Some of the issues raised in this article are just the tip of the iceberg of the prevailing situation in higher education in Kenya and elsewhere that Kenyan students go to for higher education.
For most young people, the nagging question is what has gone wrong with university education, taking into account that a degree has always been considered as an entry point to a good job and favourable future career prospects.
But what they do not know is that not all degrees are pointers to future success.
In essence some degrees, no matter how one looks at it, have too little value to help anyone to enter the labour market with some advantage or even with scanty survival skills.
Bluntly put, some university degrees represent declining value for money and have many students and their parents worried whether the investment is worthwhile.
Nevertheless, despite these severe shortcomings, universities in Kenya and so many others in the region can become beacons of technological and economic transformation.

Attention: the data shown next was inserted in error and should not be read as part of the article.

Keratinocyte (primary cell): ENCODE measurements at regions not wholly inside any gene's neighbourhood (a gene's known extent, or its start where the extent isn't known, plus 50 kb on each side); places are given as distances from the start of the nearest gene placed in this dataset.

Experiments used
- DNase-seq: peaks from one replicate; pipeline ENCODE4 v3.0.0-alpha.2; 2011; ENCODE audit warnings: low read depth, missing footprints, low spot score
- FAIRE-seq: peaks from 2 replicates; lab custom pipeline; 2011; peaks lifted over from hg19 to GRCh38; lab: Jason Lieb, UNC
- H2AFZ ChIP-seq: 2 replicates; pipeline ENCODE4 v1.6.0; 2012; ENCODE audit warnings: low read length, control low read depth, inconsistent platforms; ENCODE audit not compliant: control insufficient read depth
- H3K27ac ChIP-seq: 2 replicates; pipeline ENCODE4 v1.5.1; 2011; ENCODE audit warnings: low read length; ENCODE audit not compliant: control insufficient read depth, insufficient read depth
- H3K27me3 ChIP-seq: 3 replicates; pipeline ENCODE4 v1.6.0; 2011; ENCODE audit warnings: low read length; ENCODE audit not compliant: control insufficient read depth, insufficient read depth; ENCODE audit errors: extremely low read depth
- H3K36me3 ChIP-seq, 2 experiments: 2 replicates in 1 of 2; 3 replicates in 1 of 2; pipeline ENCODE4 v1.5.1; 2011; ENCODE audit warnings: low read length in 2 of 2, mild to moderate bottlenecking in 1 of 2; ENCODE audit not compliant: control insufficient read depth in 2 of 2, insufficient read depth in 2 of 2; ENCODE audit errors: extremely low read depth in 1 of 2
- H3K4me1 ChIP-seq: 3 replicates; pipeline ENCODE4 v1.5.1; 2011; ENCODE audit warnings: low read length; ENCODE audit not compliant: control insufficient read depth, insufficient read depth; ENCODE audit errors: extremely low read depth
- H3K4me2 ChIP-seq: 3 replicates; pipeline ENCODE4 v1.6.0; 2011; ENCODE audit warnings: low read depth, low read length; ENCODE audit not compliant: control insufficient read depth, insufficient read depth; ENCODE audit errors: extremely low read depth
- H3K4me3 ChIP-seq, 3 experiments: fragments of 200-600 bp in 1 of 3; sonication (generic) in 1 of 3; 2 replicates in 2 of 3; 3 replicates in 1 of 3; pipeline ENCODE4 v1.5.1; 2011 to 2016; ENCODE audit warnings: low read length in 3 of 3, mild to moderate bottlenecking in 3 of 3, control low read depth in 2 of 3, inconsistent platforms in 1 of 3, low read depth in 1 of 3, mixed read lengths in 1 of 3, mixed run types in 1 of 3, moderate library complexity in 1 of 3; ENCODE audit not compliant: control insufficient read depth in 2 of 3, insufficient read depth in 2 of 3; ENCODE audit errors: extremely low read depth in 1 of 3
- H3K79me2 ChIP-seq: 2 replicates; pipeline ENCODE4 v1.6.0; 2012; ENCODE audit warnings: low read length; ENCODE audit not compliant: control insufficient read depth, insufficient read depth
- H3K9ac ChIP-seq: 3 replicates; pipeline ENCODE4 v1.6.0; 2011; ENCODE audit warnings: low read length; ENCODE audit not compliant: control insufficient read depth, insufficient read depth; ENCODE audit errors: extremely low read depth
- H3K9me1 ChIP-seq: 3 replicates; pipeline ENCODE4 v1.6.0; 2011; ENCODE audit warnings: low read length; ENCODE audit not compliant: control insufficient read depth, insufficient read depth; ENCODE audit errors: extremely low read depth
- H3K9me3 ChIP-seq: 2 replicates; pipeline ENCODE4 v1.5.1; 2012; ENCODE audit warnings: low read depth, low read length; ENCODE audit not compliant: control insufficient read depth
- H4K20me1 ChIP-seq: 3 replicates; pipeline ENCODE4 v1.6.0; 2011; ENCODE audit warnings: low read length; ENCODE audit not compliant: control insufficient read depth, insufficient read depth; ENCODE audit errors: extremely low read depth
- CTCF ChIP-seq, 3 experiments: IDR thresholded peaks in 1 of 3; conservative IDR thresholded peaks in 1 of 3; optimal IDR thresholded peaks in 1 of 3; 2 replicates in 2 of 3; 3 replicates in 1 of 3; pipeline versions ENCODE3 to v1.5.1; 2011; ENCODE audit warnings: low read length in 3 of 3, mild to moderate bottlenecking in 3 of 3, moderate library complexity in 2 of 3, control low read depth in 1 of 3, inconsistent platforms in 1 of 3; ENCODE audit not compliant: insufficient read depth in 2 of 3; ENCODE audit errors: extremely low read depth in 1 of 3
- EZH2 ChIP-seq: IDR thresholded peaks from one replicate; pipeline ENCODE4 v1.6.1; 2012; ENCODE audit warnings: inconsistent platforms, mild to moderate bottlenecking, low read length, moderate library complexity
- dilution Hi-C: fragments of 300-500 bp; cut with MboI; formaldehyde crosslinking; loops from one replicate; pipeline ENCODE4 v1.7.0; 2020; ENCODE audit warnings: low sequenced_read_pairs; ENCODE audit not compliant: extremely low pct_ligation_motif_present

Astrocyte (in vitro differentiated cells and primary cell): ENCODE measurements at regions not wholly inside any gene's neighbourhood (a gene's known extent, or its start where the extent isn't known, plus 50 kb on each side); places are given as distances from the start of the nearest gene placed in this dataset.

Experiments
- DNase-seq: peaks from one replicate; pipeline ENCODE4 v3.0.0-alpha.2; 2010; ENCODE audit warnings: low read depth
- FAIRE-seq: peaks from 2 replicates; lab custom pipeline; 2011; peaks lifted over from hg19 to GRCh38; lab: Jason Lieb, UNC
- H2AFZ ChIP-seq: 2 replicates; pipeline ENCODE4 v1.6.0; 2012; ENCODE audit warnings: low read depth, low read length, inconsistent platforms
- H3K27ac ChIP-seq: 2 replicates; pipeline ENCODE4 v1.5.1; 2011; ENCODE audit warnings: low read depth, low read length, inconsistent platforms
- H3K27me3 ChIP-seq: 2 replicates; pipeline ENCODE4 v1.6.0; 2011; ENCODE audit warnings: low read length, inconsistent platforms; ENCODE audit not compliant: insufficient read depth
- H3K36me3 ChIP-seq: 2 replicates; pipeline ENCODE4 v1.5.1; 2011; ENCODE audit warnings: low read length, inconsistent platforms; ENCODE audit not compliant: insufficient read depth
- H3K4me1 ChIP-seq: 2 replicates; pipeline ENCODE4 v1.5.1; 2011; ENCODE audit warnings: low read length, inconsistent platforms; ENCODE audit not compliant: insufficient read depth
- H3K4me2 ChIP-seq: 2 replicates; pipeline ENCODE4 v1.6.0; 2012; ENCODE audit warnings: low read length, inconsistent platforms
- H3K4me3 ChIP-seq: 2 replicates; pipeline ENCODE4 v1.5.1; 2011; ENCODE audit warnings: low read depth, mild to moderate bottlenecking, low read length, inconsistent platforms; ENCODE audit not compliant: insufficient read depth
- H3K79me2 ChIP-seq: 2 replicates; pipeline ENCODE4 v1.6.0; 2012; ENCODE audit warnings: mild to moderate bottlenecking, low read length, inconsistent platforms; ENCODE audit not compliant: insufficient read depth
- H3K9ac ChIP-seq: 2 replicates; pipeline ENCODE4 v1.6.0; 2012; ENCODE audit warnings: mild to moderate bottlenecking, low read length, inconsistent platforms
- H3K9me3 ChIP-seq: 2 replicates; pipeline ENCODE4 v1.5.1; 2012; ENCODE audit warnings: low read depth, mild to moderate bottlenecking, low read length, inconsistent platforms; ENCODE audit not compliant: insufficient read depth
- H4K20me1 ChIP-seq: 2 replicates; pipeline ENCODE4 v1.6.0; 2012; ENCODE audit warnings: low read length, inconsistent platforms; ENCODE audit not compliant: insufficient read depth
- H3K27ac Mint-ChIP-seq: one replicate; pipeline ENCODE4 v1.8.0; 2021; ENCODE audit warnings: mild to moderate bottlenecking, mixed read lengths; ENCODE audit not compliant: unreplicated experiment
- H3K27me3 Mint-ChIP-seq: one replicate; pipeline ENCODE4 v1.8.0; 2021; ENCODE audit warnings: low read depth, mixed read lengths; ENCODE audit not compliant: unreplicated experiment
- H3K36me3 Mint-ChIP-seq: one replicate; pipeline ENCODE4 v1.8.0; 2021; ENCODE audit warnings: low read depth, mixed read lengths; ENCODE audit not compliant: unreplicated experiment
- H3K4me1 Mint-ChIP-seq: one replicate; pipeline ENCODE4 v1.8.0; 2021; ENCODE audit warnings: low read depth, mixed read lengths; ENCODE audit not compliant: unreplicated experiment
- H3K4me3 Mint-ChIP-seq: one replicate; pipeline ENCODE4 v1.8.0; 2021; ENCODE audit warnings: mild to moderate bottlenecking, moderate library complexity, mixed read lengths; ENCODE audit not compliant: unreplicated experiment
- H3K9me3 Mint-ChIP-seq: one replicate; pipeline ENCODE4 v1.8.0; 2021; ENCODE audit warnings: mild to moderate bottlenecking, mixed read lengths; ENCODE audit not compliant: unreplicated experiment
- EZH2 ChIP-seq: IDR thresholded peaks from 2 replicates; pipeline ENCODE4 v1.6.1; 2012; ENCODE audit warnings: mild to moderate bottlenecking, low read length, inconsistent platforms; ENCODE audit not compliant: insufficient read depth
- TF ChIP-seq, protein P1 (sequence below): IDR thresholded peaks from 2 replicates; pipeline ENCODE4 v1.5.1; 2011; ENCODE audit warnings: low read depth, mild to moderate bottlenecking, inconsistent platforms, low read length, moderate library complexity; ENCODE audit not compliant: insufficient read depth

But for them to achieve that critical mantle, those universities would have to undergo radical reforms and stop behaving as siblings or equals of back-street academic garages.
Dr Bidemi says professors and lecturers in public universities should be accorded time to undertake research, instead of being over-stretched in teaching courses that would better be offered in junior colleges.
She argued that most lecturers are almost burned-out having been overworked and over-burdened. “Subsequently, there is need to control too rapid growth of programmes that are hastily marketed to students,” says Dr Bidemi.
For the government the time has come to show leadership not simply by urging vice-chancellors to raise sufficient funds by attracting many privately-sponsored students but to recognise that universities exist for public good and should be supported adequately.